ALGIERS: Algeria’s top businessman Ali Haddad, a key supporter of ousted president Abdelaziz Bouteflika, was jailed for six months on Monday for holding two passports, in the first conviction in a string of corruption probes.

The business tycoon was arrested in late March on the border with Tunisia in possession of two passports and undeclared currency, days before Bouteflika resigned in the face of mass protests.

Haddad, who owns Algeria’s largest private construction company, is the first high-profile figure with ties to Bouteflika to be jailed since the president stepped down on April 2 after two decades in power. He was found guilty of the “unjustified procurement of administrative documents” and also fined 50,000 dinars ($420), state television reported.

Described by Forbes as one of Algeria’s wealthiest entrepreneurs, Haddad is widely perceived to have used his links to Bouteflika to build his business empire.

The businessman, a key election campaign funder for Bouteflika, had denied breaking the law and said he obtained his second passport legally after seeking an interview with then-Prime Minister Abdelmalek Sellal.

The ex-premier and Haddad are among many businessmen and former politicians caught up in a separate anti-corruption investigation launched since the president stepped down.

Earlier this month Haddad’s lawyer, Khaled Bourayou, decried a “political trial” and told journalists the passport case had no legal basis.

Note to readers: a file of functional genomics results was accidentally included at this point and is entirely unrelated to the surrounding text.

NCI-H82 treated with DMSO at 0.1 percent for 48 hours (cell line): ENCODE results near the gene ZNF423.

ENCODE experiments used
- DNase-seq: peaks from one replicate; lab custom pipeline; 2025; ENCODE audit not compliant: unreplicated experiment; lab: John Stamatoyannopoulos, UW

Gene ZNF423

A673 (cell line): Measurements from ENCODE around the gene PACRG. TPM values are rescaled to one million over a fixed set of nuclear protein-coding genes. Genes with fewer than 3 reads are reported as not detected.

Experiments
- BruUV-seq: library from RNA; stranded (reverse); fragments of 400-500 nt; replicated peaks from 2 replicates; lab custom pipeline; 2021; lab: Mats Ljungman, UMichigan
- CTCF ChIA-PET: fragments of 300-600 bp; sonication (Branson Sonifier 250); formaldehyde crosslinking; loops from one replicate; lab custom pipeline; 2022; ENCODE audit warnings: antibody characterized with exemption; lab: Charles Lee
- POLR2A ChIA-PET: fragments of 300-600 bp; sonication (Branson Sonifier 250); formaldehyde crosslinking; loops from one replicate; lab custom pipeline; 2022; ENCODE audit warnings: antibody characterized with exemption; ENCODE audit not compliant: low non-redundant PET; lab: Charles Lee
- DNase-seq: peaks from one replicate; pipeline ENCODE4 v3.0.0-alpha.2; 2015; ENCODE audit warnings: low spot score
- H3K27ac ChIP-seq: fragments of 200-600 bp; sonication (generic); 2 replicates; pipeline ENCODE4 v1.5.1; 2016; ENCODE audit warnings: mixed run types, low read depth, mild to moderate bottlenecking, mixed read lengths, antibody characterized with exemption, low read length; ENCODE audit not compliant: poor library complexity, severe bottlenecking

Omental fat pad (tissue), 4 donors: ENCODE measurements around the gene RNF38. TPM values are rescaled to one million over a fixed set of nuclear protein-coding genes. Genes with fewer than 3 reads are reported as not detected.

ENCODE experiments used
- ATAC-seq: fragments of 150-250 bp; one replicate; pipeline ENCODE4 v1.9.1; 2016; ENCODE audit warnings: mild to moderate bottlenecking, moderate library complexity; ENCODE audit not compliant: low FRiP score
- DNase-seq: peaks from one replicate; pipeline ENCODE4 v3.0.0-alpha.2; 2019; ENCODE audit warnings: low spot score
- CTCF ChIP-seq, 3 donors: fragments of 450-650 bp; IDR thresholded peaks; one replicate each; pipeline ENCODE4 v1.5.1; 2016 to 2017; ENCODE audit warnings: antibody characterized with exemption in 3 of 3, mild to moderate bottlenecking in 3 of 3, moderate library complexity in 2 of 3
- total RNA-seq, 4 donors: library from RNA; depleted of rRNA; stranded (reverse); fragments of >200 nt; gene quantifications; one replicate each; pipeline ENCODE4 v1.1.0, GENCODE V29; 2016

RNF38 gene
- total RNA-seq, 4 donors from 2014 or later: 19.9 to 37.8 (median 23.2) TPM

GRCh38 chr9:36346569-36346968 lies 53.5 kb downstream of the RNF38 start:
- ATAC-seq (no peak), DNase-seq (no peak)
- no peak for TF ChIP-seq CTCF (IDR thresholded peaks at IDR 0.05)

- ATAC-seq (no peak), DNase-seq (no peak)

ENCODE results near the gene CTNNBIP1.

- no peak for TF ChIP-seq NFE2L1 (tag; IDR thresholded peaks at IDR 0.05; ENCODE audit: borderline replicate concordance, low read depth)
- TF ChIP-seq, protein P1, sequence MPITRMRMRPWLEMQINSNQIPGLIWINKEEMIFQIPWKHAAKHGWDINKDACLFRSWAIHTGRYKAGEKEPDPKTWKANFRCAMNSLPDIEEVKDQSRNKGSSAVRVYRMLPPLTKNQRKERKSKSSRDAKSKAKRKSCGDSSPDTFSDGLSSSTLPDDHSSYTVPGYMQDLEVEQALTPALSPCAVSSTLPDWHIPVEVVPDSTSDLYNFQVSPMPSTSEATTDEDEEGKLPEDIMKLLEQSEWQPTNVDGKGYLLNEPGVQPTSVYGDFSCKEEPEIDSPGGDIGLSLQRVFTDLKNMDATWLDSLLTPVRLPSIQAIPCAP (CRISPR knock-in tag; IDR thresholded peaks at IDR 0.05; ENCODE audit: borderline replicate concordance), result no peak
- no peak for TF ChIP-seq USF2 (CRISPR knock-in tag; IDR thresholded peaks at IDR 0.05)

The sentence is significantly lower than the 18 months term and fine of 100,000 dinars requested by the prosecutor.

Hassane Boualem, then-director of titles and secure documents at the Interior Ministry, was given a two-month suspended sentence and fined 20,000 dinars for issuing Haddad’s second passport in 2016.

He told the court he was following the orders of his superiors — Interior Ministry head Hocine Mazouz, Sellal and Algeria’s current premier, Noureddine Bedoui — who were not investigated over the affair.

Last week, a judge placed in detention two former prime ministers, Sellal as well as Ahmed Ouyahia, who served four terms as premier.

An investigating magistrate on Sunday conditionally released former Finance Minister Karim Djoudi as part of the corruption probes. Karim Djoudi, finance minister between 2007 and 2014, appeared before the supreme court’s magistrate in connection with the disappearance of public funds and abuse of office.

The supreme court is the only judicial body with jurisdiction over offenses committed in public office by government members, local officials and high magistrates.

Former Transport Minister Amar Tou was also conditionally released after appearing before the investigating magistrate.

Djoudi and Tou are among 12 former Algerian officials subject to preliminary probes for alleged criminal offenses.

Former Trade Minister Amara Benyounes has been detained in El Harrach prison, in an eastern suburb of Algiers, and former Public Works Minister Abdelghani Zaalane has been conditionally released.

Army chief General Gaid Salah, the key powerbroker in post-Bouteflika Algeria, vowed Monday that no one would be spared from the corruption probes.

The judiciary must “bring to justice all the corrupt regardless of their function or their social rank,” he said. “The fight against corruption knows no limit and no exception will be made to anyone... it’s time to settle accounts,” Salah said, adding it was “time to clean up our country.”

The graft probes have also seen a dozen Bouteflika-linked businessmen placed in preventative detention.

Demonstrations have continued since the ailing head of state stepped down, as protesters demand the fall of regime insiders and the establishment of independent institutions.